- One year of domain registration/renewal ($11 value)
- One year of Web hosting (up to $60 value)
- Hosting account set up
- WordPress installed
- WordPress updated to the latest version, along with all plugins and themes
- WordPress configured with common recommended settings
- Database backup plugin installed and configured
- POP email accounts set up, as desired
- Common email forwarders set up
Really, the only thing that isn’t included is the actual Web content—in other words, what you want your website to say. And the WordPress workshop will teach you all sorts of strategies to follow in coming up with Web content that ranks high in search engines as well as achieving the desired results of your human readers.
So it’s actually a match made in heaven for a growing number of relatively nontechnical users who want to author their own website but don’t particularly want to be concerned with the nitty-gritty of initial setup and configuration. At current prices, $349 is a great deal for a growing number of my clients. This combines the $199 WordPress Installation and Configuration package with the $150 WordPress workshop. (Naturally, all prices are subject to change.)
I still attract a lot of technical users, too, for whom the WordPress workshop is enough. Whatever your comfort level with technology, there is a package appropriate for you. Contact me with your questions and concerns. As I am fond of saying, I want everyone to have a website.
Welcome to WordPress-Mentor.com. My goal for this website is to be your one-stop destination for all your WordPress training needs. To that end, I solicit your input on what you would like to learn about most. Add your comments below and let me know.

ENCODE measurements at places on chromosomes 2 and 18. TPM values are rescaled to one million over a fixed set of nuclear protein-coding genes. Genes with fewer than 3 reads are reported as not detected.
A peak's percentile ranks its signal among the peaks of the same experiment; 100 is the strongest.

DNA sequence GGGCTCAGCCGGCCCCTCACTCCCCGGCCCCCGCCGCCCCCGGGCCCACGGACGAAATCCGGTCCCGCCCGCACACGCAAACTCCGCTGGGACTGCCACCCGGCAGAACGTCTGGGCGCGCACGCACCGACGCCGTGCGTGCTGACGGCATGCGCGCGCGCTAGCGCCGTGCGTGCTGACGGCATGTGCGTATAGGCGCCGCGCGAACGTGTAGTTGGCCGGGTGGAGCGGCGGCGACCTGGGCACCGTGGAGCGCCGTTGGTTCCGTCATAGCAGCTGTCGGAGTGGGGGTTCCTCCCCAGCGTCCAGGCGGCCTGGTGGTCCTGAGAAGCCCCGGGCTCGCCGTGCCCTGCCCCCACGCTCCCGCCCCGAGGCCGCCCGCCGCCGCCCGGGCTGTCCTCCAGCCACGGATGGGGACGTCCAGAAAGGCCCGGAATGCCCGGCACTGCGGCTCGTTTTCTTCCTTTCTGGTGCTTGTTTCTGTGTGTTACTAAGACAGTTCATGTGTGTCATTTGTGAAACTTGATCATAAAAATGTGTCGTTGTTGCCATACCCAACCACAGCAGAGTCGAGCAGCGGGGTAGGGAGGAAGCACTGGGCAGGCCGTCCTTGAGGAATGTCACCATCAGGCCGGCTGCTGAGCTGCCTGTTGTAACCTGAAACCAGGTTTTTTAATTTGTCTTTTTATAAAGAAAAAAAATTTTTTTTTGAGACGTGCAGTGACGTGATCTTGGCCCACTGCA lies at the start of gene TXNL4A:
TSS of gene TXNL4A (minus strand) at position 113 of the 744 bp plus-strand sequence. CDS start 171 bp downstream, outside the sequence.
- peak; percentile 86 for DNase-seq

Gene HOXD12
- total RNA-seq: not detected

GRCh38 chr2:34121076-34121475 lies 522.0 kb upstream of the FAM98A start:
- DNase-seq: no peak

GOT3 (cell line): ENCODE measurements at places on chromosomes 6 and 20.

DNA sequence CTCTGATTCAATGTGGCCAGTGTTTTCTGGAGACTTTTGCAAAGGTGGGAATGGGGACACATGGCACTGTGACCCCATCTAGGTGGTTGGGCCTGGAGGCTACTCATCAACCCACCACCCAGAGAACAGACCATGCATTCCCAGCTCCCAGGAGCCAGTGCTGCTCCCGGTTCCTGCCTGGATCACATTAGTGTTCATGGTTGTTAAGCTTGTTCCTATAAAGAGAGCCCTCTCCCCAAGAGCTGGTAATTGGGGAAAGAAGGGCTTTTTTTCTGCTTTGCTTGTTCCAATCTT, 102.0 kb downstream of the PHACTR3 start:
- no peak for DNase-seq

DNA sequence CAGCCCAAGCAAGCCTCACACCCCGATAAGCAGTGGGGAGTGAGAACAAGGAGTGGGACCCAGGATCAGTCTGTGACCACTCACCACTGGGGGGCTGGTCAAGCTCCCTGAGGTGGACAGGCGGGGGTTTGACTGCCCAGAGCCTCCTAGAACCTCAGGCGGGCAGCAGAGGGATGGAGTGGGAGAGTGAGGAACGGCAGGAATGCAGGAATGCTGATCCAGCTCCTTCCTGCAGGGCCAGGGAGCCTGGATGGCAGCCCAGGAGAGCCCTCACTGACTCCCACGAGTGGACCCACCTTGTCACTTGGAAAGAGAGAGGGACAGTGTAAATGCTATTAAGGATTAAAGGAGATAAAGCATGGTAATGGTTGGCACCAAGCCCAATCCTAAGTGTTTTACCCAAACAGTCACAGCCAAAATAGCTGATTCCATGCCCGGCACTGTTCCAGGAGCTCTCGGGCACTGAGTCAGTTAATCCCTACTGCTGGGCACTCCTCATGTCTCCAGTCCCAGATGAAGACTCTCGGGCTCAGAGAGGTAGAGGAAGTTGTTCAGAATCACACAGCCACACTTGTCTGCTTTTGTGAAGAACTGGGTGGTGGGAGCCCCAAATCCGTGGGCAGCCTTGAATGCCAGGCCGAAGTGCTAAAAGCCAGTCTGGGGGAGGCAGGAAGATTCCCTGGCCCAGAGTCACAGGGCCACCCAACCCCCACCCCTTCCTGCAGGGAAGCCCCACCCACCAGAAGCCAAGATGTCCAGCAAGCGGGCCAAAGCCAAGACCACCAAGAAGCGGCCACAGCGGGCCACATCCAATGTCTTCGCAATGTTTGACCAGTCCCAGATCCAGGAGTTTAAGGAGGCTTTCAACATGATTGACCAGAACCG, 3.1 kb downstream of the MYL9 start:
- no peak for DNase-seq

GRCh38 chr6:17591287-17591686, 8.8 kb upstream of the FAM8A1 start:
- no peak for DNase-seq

WordPress started out as a great platform for blogs. Over time it has grown to become a full-featured content management system (CMS) for all sorts of websites, not just blogs. In my own website design business I have been using WordPress almost exclusively in recent years, as it allows me to turn over the reins of the websites I’ve developed to my clients. They can then maintain their own websites with WordPress’s very intuitive Dashboard, saving them hundreds, thousands, or even tens of thousands of dollars in ongoing website maintenance fees.
Needless to say, I am a big fan of WordPress, as are my clients.
So do let me know what you would like to learn more about. I’d like this website to be as interactive as possible, with lots of give-and-take among its subscribers.
For my readers who are within reasonable driving distance* of Portsmouth, New Hampshire, you’ll be happy to know there is an intensive one-day WordPress workshop coming up on Saturday, January 26. Register by January 12 and save $25. Just click on the image below.
*And just what is “reasonable driving distance from Portsmouth, New Hampshire”? Previous workshops have attracted people from as far away as western Massachusetts!
Again, in the interest of making this website as interactive as possible, do add your comments below. Let me know what your WordPress training needs are. I plan to develop an entire suite of webinars and video tutorials … but your input will let me know what to focus on first.